When the Cell Density Meter is released we want to make sure we have worked out all the bugs, smoothed all the wrinkles, and that it works seamlessly. Our goal is straight forward operation with complex algorithms underneath to provide accurate measurements in the strenuous brewing environment.
At this point we have several working algorithms and are evaluating how they can best be implemented. The enclosure is in its final stages of fit checks and adjustments.
To put the Cell Density Meter though it's paces I conducted a comparative study of starter growth with and without a stir plate. In summary the yield is about the same, but the cell growth is much faster with a stir plate. Download the full report below.
Agitation Effects on Growth Rate and Yield of Brewer’s Yeast
Very interesting stuff! I suppose this would make it easier to better know just the amount of cells we're harvesting when stealing slurry from a starter. Cheers!ReplyDelete
Thanks, that's how I hope people will use it. It takes out the guess work, and eliminates error do to variance from starter calculators. I use it to monitor my starters and then put them in the fridge when my desired cell count is reached.Delete
I'm a little confused by this. All of the starter calculators I've seen that give you the option to choose between "stir plate" and "no agitation" will calculate drastically different final cell counts based on the type of agitation. Are they assuming the growth is arrested after a certain period of time, or is there something else I'm not understanding?ReplyDelete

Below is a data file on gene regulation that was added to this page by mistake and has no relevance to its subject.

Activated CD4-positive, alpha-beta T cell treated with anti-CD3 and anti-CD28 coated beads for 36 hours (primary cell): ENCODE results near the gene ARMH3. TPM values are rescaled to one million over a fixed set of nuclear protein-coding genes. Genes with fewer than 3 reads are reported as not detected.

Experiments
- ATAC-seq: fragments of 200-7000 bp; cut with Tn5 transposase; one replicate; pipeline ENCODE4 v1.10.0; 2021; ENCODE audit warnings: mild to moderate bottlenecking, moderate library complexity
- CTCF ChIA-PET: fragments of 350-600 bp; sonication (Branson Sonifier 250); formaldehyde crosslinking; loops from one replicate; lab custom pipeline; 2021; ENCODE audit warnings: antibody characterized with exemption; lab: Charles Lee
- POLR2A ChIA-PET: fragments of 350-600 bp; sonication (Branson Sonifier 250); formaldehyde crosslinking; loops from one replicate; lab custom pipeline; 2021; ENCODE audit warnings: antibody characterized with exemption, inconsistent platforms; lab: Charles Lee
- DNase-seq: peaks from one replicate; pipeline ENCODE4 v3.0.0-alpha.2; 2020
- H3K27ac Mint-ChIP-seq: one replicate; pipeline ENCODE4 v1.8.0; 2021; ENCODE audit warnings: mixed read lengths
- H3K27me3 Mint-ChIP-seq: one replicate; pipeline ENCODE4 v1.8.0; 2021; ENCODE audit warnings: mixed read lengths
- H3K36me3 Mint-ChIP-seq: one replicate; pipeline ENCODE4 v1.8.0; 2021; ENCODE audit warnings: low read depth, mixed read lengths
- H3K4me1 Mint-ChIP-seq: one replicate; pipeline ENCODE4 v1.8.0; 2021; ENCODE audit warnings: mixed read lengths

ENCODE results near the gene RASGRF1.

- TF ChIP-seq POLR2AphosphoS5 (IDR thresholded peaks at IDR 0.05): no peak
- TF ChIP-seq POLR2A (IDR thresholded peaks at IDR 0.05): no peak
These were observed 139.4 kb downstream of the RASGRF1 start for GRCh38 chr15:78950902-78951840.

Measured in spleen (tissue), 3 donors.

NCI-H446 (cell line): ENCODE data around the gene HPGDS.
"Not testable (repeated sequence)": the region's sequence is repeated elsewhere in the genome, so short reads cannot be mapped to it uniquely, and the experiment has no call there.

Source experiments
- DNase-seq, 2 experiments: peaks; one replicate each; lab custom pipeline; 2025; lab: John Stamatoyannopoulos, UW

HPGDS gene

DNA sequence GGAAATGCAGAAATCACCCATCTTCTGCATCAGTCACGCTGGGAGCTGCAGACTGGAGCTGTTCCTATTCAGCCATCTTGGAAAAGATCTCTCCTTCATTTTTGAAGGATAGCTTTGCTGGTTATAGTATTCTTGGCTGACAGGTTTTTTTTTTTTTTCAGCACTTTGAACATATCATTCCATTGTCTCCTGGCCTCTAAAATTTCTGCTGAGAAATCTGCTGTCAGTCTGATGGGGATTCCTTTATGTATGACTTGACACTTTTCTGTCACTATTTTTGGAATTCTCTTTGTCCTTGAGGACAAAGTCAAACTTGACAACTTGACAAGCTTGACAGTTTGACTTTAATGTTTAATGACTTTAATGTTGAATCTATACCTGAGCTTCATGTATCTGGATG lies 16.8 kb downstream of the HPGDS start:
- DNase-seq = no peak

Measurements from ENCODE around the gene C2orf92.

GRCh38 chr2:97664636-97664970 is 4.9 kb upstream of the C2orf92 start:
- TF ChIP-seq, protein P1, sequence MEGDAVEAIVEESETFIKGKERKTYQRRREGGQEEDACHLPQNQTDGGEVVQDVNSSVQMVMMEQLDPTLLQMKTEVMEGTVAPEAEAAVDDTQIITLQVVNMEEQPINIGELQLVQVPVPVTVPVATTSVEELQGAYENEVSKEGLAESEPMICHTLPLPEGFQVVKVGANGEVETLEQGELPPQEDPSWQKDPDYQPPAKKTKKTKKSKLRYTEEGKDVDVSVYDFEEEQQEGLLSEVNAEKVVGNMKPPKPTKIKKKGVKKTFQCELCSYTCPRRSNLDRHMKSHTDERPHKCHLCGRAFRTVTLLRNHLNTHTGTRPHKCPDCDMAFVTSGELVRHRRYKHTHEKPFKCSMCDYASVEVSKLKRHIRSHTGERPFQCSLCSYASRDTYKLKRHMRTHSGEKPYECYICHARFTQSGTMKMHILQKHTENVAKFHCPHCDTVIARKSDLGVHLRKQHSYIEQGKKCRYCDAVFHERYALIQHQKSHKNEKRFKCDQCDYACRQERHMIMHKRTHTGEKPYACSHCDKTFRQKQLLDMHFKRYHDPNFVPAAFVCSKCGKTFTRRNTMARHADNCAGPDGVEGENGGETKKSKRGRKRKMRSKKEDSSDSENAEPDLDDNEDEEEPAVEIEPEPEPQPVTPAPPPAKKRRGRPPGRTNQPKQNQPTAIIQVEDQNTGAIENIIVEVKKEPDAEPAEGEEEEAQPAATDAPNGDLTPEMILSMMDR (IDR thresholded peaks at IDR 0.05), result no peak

Excellent question. I've seen the same thing. From a biological stand point the cell density shouldn't effect growth until you get to the point where the cells are interacting with each other instead of the wort around them. This occurs at very high cell densities. Yeast growth is much like bacteria or any other microorganism: If there is food, they grow and divide.Delete
You're idea is similar to what I have been thinking as well. That the single set of experiments done by Chris White don't accurately represent the way most homebrewers make a still starter.
Starters are simple batch cultures. The microorganism will continue to divide until the nutrient is depleted. For a still starter the limiting nutrient can be oxygen. Aerating once at inoculation will only provide enough oxygen for about 4 doublings of cells (See Greg Doss "Practical Pitching" on the MBAA site)
Chris White explains in his book "Yeast" that he didn't aerate his starters. My hunch is that oxygen was a limiting nutrient in his experiments.
48 hours if a very typical culture time used in laboratory experiments. I've seen it in nearly every paper I have read on the subject. I also suspect that Chris only allowed the propagation to occur for 48 hours which would make his numbers align with my findings.
I do have a calculator in the works that is almost ready to roll out that shows the growth over time for both still and stirred starters.
Interesting. So in your experiment, was the unagitated wort aerated prior to pitching the yeast? Also, I'm curious why the unagitated starter was only 3ml, while the agitated starter was 500ml. I guess this wouldn't have any effect on the results?Delete